07/18/15 – Saturday Interest-ing Reads

  • Why we need a vaccine against Lyme disease. (businessinsider)
  • Why do so few women play chess? (aeon.co)
  • Heaving lifting required? An exoskeleton may be in your future. (technologyreview)
  • Why corn is in everything. (washingtonpost)
  • Password sharing is a real issue for Netflix ($NFLX) and HBO. (variety)
  • How this app “accidentally” made $5 million in two weeks. (bloomberg)
  • What sounds better: Spotify, Apple Music or Tidal? (theverge)
  • Tender Greens just got an investment from Danny Meyer of Shake Shack ($SHAK) fame. (businessinsider)
  • Behold the perfect tomato and why you can’t get it. (slate)
  • Natural gas overtook coal in April in terms of US energy production. (ft)
  • What happens when your spouse hates your friends. (wsj)
  • Too good to be true? A seaweed that tastes like bacon and is healthier than kale. (qz)
  • What is the optimum speed for exercise? (fivethirtyeight)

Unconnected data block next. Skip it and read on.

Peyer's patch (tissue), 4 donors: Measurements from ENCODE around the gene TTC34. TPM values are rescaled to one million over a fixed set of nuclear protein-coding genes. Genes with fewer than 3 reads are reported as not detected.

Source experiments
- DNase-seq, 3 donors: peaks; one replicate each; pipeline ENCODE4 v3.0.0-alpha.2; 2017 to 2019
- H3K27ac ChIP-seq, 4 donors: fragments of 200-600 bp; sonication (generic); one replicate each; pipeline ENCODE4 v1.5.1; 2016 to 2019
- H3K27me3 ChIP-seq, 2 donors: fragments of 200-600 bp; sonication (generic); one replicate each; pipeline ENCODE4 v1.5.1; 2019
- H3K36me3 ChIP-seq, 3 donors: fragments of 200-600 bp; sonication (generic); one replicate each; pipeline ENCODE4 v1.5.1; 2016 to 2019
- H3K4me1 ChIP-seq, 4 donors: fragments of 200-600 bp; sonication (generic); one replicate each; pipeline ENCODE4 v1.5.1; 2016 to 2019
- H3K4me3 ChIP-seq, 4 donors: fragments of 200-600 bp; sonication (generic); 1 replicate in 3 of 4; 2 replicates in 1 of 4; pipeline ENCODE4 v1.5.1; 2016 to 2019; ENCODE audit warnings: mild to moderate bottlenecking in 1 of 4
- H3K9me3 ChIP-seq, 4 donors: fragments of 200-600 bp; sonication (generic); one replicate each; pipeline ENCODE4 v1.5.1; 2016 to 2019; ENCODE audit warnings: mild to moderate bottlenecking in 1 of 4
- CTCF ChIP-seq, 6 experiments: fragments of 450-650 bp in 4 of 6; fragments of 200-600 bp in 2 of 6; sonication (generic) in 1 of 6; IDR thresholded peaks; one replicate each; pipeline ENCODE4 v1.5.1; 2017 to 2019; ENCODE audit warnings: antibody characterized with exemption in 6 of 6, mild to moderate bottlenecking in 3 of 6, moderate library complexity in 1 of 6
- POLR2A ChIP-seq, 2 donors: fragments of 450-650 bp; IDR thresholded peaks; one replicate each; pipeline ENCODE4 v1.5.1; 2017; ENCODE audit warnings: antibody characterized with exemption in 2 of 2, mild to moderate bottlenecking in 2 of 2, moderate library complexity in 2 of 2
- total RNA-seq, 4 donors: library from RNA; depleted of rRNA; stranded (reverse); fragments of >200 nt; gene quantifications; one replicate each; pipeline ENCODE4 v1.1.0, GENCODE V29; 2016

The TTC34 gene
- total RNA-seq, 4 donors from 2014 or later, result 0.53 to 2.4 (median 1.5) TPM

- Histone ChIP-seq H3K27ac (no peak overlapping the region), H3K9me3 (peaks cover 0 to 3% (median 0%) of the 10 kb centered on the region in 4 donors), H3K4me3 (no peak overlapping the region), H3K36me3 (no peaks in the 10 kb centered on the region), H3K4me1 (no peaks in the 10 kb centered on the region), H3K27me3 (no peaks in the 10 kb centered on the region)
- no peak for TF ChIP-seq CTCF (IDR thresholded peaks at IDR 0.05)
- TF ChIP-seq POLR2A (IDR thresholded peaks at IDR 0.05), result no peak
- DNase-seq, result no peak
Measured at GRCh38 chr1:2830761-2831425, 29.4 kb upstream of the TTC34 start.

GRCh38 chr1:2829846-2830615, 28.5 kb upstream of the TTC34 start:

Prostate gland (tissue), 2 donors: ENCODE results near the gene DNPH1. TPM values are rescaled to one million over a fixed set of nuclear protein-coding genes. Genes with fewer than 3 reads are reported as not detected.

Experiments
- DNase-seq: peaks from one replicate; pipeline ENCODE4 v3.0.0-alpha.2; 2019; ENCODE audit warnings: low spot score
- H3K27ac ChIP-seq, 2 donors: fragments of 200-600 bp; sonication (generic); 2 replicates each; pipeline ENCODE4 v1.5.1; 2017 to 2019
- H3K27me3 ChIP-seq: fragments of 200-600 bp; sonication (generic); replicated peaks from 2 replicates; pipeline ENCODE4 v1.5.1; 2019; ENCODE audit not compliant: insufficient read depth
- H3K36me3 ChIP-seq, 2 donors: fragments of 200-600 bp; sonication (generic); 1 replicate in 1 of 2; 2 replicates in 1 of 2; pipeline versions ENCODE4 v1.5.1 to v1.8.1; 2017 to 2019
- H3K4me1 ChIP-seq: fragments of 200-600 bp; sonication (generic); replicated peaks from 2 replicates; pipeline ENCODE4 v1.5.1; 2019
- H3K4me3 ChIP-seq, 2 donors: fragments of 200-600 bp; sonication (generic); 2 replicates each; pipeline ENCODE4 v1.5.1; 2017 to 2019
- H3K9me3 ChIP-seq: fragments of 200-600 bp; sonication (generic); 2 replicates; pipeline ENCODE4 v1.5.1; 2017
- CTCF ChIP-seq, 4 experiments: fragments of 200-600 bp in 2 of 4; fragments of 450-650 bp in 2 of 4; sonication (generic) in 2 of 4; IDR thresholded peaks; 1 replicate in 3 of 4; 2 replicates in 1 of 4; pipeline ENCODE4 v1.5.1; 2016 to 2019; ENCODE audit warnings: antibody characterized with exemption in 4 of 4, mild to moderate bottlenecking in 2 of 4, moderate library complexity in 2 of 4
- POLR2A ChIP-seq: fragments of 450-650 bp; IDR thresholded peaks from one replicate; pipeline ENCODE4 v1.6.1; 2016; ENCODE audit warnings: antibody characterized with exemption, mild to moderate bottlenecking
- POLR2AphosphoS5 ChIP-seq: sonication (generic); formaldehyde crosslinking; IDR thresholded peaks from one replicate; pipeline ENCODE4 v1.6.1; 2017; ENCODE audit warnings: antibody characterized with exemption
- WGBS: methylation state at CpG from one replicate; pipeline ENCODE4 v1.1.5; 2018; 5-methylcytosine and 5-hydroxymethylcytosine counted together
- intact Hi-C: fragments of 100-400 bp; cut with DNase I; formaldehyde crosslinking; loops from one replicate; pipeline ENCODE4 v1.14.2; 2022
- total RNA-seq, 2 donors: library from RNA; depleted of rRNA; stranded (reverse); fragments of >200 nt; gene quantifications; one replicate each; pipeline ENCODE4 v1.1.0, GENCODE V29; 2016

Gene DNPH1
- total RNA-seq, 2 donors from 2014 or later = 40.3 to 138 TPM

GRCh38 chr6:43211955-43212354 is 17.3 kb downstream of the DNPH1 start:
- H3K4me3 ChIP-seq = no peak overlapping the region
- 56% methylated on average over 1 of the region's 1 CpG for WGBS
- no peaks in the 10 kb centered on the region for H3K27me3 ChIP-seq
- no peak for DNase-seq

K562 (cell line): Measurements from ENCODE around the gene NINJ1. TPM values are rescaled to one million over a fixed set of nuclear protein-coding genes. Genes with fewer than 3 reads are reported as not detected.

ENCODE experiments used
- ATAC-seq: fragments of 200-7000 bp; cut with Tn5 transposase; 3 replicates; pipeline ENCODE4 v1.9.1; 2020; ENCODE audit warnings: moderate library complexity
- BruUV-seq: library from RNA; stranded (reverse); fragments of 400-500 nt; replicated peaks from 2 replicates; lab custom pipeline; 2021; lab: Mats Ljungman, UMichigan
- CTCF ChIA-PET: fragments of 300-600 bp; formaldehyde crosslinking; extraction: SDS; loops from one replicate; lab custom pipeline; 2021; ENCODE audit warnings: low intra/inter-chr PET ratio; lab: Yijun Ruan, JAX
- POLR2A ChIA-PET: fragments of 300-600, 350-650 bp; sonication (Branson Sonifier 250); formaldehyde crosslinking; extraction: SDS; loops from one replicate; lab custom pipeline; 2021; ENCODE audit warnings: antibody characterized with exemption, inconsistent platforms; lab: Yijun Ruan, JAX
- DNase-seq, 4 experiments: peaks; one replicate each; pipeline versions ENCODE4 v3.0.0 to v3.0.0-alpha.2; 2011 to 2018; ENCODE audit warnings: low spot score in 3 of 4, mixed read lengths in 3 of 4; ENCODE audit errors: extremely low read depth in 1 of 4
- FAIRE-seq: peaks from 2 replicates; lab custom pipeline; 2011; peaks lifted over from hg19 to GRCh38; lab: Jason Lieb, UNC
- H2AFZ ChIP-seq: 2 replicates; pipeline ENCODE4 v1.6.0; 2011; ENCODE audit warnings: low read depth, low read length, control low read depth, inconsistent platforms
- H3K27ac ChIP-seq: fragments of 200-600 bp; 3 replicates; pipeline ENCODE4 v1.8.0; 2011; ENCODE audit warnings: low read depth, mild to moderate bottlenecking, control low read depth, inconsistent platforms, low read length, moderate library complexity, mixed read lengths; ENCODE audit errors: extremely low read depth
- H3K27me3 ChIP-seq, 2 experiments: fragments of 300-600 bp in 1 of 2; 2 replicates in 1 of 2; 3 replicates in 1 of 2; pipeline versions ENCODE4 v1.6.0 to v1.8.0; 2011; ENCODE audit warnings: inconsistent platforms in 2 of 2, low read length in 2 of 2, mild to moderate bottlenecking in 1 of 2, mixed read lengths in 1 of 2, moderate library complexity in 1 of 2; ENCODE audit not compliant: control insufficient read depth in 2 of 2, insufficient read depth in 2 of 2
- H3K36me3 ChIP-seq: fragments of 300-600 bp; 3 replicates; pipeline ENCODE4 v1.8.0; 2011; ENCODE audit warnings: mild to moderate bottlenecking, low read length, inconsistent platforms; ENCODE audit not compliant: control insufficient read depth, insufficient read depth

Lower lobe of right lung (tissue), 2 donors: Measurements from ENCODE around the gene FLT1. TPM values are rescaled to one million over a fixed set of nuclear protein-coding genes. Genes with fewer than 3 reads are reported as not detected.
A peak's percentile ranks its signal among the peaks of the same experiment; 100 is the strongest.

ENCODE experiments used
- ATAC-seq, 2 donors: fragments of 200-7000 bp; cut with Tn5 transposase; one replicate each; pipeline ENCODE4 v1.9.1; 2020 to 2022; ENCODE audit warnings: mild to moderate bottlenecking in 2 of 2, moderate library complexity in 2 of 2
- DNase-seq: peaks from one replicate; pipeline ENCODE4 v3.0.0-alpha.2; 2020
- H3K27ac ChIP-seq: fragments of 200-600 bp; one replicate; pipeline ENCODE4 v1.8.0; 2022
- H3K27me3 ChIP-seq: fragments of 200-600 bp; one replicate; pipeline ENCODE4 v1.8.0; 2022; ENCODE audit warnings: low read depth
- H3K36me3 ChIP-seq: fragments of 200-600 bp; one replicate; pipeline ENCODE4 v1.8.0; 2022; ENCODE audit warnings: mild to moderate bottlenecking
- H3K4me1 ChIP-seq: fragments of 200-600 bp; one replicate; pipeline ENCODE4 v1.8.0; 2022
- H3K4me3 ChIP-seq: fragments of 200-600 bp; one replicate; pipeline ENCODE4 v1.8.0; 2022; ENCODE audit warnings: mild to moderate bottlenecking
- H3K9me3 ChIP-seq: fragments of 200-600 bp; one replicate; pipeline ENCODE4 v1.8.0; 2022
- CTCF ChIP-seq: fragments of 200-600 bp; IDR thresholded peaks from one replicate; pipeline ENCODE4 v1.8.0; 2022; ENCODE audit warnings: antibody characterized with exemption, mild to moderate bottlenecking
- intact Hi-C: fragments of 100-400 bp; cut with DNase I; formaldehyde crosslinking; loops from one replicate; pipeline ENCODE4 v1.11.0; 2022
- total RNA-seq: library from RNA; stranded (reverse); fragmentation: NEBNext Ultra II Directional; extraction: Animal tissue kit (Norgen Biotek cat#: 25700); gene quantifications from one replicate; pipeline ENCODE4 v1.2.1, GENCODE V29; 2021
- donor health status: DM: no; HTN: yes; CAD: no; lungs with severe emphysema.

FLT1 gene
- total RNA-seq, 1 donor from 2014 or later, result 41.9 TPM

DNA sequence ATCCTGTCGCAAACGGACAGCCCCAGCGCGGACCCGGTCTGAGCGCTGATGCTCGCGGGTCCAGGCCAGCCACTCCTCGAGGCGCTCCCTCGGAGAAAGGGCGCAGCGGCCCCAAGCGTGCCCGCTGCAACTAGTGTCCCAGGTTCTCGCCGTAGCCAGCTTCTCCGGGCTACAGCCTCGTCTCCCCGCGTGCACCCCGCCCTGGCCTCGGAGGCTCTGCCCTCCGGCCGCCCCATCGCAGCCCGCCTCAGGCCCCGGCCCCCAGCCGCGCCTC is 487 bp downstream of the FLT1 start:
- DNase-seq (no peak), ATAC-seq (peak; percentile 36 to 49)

• Why bands, like Wilco, are willing to give their music away free online. (blogs.wsj)
  • How cottage cheese lost out to yogurt. (npr)
  • Where yogurt makers get their bacteria. (npr)
  • Just because you run doesn’t mean you are fit. Eight true tests of your overall fitness. (runnersworld)
  • Why you should wait until you are 30 to get married. (slate)
  • What it takes to restore a 17th century masterpiece. (kottke)
  • Food preferences ranked by cities around the world. (washingtonpost)
  • The future of music is the playlist. (pitchfork)
  • How Seinfeld evolved over its nine-year run. (slate)
  • We might be living among aliens and not know it. (aeon.co)
  • What you learn when cleaning the houses of the rich. (vox)
  • Access to medical marijuana could reduce the need for opioid painkillers. (vox)
  • The Pacific Northwest is at significant risk from a future earthquake. (newyorker)
  • Easing insomnia helps with other disease symptoms. (nytimes)
  • You can eat too much of something healthy like kale. (motherjones)
  • How little sleep is too little? (newyorker)
  • Inside the world of sports talk radio. (sportsnet.ca)
  • There was a time when people used to send long, intimate e-mails. (nytimes)

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